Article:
Legislative Alert – FTC Bans Non-Competes Nationwide

Circle August 23, 2024 on your calendar. Why? This is the date that all non-compete clauses nationwide will be unenforceable. Now you say “what?” The Federal Trade Commission (“FTC”) issued a Final Rule on April 23, 2024 named the “Noncompete Rule.” The FTC has ruled that noncompete clauses are an “unfair method of competition” and, as such, a violation for employers to enter into such agreements with “workers.” This new rule defines “workers” as employees, independent contractors, interns, externs, volunteers, and apprentices. A “non-compete clause” is defined as a term or condition of employment that prohibits or penalizes a “worker” from seeking or accepting work from a new employer at the conclusion of the “worker’s” current employment or starting/operating a business at the conclusion of the “worker’s” employment.

Beginning on August 23, 2024, it will be impermissible for an employer to enter into an agreement that contains a non-compete clause or attempt to enforce a pre-existing non-compete clause.

For each “worker” that has already entered into a contract (whether written or oral) with an employer and such contract contains a non-compete clause, the employer has the obligation to provide the “worker” with notice on or before August 23, 2024 that the non-compete clause is unenforceable. The Final Rule contains information as to what must be included in this notice.

This rule does provide for two exceptions when non-competes are able to be used. First, a non-compete provision is permissible if the employee earns a salary of at least $151,164 and the employee is in a policy-making position (such as a president or CEO). Second, a non-compete provision is permissible against the owner of a company when the company is selling substantially all of the assets of the company or the sale of the owner’s ownership interest in the company.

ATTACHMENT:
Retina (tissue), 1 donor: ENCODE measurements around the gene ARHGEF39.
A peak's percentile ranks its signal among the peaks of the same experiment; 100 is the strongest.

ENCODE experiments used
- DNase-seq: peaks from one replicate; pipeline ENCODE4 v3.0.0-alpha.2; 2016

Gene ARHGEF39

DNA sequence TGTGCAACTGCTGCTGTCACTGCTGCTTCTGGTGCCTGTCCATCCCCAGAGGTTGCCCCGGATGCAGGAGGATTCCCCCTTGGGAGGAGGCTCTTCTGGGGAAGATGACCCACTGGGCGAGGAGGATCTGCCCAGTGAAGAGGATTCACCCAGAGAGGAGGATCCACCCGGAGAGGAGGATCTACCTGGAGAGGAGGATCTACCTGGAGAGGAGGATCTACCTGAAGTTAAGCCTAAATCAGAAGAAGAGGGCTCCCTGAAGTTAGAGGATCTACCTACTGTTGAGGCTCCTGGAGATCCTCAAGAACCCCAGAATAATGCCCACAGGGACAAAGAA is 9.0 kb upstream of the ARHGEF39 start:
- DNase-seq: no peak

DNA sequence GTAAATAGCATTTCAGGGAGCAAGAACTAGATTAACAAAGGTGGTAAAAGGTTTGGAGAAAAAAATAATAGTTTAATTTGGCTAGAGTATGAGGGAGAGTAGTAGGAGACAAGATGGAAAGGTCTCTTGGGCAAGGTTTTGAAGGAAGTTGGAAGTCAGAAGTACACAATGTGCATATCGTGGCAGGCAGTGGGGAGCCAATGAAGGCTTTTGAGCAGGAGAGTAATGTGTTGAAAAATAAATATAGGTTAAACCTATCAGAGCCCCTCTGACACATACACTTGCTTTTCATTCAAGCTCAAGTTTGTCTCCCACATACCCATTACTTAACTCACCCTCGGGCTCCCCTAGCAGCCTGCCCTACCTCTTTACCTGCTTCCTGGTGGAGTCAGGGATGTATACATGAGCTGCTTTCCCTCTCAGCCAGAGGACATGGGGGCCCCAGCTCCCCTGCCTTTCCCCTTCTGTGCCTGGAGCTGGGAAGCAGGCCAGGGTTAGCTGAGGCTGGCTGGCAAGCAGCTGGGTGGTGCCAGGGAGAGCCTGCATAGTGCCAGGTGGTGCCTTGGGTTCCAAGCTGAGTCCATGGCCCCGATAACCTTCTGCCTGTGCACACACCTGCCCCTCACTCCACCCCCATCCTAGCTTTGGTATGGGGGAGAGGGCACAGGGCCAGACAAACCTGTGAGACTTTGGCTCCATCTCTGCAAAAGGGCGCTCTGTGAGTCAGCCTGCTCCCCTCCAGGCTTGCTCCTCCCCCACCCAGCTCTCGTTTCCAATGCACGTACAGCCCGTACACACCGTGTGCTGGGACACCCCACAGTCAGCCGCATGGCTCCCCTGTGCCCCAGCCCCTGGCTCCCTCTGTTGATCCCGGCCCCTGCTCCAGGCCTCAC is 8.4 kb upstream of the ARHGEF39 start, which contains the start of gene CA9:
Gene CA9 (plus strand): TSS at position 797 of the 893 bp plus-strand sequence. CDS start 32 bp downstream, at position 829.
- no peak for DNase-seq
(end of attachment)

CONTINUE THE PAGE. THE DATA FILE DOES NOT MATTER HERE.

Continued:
Non-compete clauses are currently enforceable in the State of Ohio but the clauses have to be reasonable. With this being said, the FTC’s Final Rule is in line with the growing trend across the country in that non-compete clauses are disfavored. Four states have banned non-compete clauses in their entirety and at least twelve other states have limited the use of non-compete clauses.

It is almost certain that legal challenges against this Final Rule will be filed. Stay tuned to learn if a court issues an injunction delaying the enforcement of this new rule. Do not hesitate to be in contact with any questions or to further discuss.

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Chris Corpus

Founding Partner at Corpus Law Inc

This article does not provide legal advice or create an attorney-client relationship. If you have any questions or would like to learn more about this topic or if you have other legal questions, do not hesitate to contact Chris Corpus, Esq. of Corpus Law Inc at 216-973-2475. Copyright Christopher A. Corpus 2024.